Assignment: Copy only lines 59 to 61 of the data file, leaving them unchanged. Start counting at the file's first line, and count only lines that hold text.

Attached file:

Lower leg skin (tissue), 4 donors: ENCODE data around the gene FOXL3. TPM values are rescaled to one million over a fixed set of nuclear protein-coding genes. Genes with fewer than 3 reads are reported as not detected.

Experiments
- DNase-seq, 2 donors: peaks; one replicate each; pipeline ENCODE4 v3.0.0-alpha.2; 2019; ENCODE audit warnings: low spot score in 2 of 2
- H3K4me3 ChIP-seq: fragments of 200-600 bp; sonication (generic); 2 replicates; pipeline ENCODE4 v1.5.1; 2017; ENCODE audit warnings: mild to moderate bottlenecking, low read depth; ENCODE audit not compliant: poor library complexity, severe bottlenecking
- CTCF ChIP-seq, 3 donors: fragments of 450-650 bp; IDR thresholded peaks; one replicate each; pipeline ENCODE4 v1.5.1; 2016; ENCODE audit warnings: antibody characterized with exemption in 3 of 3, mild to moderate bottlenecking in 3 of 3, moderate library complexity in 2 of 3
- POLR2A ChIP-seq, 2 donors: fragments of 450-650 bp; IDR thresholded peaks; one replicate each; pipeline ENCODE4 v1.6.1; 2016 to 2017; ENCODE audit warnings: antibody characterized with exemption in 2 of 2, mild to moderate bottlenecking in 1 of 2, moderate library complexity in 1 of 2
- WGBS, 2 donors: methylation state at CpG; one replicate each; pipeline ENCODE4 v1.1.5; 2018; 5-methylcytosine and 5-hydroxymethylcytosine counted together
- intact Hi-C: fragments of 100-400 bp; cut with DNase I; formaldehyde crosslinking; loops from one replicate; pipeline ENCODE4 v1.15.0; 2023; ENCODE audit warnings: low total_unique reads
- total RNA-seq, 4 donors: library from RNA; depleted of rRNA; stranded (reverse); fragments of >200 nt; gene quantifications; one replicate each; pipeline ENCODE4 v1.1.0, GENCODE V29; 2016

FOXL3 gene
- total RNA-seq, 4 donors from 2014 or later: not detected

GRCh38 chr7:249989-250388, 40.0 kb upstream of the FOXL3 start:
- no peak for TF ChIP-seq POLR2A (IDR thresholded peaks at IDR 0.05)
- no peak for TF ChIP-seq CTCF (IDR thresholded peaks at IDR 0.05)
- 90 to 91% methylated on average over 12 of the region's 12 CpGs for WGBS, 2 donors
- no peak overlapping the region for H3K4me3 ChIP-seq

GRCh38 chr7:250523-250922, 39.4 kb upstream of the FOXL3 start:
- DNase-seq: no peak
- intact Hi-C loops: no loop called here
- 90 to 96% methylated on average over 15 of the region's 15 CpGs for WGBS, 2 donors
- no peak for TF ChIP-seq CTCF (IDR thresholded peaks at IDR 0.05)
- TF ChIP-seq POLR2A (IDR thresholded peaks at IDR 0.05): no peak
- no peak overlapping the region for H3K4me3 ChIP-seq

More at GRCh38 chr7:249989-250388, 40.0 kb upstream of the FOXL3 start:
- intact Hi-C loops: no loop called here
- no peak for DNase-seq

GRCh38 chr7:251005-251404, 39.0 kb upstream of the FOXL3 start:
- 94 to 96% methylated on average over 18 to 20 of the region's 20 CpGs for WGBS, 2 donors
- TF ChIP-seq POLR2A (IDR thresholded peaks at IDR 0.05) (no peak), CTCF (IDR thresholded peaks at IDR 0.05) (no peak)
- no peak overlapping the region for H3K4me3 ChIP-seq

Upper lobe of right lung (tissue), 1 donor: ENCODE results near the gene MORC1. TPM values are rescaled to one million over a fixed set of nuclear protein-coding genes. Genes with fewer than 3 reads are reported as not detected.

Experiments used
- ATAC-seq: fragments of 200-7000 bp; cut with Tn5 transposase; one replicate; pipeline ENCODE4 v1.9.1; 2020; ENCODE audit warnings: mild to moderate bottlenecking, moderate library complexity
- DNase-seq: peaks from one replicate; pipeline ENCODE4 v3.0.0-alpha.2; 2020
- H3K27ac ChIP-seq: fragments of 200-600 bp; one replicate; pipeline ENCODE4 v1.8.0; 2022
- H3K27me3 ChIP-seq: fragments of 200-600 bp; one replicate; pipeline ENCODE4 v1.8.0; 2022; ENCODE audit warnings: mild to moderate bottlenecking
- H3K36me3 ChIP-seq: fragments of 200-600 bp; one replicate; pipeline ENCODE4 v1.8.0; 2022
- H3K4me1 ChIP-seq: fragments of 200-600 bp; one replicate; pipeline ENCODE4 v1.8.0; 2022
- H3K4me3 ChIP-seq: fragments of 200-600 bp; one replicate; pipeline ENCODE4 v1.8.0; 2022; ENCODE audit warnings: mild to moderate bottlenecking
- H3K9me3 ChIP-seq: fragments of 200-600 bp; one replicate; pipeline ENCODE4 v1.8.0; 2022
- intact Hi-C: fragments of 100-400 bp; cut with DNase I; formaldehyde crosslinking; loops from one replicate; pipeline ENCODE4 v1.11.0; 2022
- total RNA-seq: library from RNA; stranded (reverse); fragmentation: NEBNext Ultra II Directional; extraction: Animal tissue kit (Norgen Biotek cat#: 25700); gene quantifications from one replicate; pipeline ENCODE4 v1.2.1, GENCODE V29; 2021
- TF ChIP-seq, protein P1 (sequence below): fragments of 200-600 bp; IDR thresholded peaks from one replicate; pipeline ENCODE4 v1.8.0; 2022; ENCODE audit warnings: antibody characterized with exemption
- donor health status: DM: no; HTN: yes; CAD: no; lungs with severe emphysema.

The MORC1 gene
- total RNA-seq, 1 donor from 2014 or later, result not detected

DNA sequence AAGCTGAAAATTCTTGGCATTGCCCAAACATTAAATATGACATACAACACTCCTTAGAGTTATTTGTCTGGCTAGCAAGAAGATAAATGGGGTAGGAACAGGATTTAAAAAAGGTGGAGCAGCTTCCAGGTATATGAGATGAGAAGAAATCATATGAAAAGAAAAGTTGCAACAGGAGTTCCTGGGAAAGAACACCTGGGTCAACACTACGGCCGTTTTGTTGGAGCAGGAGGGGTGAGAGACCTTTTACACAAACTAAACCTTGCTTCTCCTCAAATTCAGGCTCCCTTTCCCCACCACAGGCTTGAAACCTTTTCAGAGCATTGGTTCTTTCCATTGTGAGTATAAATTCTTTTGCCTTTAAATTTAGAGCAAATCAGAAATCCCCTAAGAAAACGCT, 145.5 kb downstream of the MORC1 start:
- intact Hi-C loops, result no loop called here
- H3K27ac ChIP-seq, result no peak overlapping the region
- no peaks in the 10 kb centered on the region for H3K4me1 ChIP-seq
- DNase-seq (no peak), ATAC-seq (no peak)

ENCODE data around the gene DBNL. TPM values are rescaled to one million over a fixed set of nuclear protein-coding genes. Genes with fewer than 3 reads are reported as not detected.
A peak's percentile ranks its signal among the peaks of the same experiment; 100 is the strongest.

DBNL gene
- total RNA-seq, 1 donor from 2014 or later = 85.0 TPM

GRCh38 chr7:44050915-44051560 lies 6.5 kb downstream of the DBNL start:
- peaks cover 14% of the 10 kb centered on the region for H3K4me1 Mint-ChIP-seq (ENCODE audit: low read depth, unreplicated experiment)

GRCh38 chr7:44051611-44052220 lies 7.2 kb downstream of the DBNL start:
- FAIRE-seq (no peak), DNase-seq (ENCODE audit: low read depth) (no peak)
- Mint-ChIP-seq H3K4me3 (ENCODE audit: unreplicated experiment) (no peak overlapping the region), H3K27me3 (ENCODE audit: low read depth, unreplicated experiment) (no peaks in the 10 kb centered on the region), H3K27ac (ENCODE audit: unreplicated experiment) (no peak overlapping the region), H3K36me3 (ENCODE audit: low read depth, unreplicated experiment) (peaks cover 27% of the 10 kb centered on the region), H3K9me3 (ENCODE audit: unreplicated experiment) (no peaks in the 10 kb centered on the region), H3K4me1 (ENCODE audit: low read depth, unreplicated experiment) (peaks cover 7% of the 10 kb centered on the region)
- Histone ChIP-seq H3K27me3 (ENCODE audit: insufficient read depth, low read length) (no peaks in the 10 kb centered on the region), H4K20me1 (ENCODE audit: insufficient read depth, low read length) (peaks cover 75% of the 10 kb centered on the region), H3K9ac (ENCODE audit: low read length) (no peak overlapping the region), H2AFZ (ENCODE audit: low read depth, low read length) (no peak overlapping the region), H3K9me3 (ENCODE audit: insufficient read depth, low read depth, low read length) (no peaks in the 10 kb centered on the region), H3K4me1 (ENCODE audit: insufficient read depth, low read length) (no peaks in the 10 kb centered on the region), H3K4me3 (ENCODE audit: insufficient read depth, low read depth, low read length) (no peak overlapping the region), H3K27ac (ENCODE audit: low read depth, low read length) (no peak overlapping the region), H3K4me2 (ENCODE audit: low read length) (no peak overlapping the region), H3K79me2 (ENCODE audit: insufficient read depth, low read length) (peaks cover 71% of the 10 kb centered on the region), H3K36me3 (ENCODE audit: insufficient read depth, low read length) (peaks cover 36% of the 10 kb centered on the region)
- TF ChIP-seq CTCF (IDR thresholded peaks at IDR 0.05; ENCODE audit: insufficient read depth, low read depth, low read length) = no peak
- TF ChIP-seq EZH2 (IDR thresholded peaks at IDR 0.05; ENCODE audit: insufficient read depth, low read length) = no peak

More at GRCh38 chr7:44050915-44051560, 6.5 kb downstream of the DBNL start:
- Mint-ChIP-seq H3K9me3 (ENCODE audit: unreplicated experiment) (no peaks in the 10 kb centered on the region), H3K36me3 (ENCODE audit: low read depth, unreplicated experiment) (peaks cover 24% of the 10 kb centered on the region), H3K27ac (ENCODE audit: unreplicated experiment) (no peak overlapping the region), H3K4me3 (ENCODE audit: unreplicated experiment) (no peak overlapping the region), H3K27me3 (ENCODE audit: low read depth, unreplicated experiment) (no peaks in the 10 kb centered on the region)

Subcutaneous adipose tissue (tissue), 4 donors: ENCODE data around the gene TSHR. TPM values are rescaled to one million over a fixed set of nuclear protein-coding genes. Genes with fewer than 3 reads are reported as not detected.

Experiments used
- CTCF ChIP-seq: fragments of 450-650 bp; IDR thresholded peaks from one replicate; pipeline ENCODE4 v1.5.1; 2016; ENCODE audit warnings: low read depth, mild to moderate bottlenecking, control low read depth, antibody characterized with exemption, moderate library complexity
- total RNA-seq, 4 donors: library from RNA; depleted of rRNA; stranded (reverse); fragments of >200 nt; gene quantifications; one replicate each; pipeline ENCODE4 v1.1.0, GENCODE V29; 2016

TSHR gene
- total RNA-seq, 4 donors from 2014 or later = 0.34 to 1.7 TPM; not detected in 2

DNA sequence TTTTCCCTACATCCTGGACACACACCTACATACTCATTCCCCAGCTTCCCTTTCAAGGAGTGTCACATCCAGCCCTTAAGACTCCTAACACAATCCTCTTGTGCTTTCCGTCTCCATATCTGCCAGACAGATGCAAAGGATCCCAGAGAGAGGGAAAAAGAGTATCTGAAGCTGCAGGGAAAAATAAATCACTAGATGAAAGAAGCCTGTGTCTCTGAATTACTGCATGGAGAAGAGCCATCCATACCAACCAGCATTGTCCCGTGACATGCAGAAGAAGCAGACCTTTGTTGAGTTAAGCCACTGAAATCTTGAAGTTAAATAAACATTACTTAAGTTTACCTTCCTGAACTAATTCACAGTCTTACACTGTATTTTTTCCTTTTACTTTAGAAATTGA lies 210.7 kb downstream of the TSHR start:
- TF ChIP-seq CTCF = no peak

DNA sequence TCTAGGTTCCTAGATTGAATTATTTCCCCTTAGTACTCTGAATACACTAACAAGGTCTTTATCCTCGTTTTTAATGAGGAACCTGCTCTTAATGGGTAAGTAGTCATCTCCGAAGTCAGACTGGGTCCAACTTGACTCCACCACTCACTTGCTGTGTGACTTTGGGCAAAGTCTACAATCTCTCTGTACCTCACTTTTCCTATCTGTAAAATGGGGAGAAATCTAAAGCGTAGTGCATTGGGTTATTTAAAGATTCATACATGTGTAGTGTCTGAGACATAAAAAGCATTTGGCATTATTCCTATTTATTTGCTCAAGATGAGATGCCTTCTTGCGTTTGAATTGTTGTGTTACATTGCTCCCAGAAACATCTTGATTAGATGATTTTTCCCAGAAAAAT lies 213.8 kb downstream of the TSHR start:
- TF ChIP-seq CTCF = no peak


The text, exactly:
- FAIRE-seq (no peak), DNase-seq (ENCODE audit: low read depth) (no peak)
- Mint-ChIP-seq H3K4me3 (ENCODE audit: unreplicated experiment) (no peak overlapping the region), H3K27me3 (ENCODE audit: low read depth, unreplicated experiment) (no peaks in the 10 kb centered on the region), H3K27ac (ENCODE audit: unreplicated experiment) (no peak overlapping the region), H3K36me3 (ENCODE audit: low read depth, unreplicated experiment) (peaks cover 27% of the 10 kb centered on the region), H3K9me3 (ENCODE audit: unreplicated experiment) (no peaks in the 10 kb centered on the region), H3K4me1 (ENCODE audit: low read depth, unreplicated experiment) (peaks cover 7% of the 10 kb centered on the region)
- Histone ChIP-seq H3K27me3 (ENCODE audit: insufficient read depth, low read length) (no peaks in the 10 kb centered on the region), H4K20me1 (ENCODE audit: insufficient read depth, low read length) (peaks cover 75% of the 10 kb centered on the region), H3K9ac (ENCODE audit: low read length) (no peak overlapping the region), H2AFZ (ENCODE audit: low read depth, low read length) (no peak overlapping the region), H3K9me3 (ENCODE audit: insufficient read depth, low read depth, low read length) (no peaks in the 10 kb centered on the region), H3K4me1 (ENCODE audit: insufficient read depth, low read length) (no peaks in the 10 kb centered on the region), H3K4me3 (ENCODE audit: insufficient read depth, low read depth, low read length) (no peak overlapping the region), H3K27ac (ENCODE audit: low read depth, low read length) (no peak overlapping the region), H3K4me2 (ENCODE audit: low read length) (no peak overlapping the region), H3K79me2 (ENCODE audit: insufficient read depth, low read length) (peaks cover 71% of the 10 kb centered on the region), H3K36me3 (ENCODE audit: insufficient read depth, low read length) (peaks cover 36% of the 10 kb centered on the region)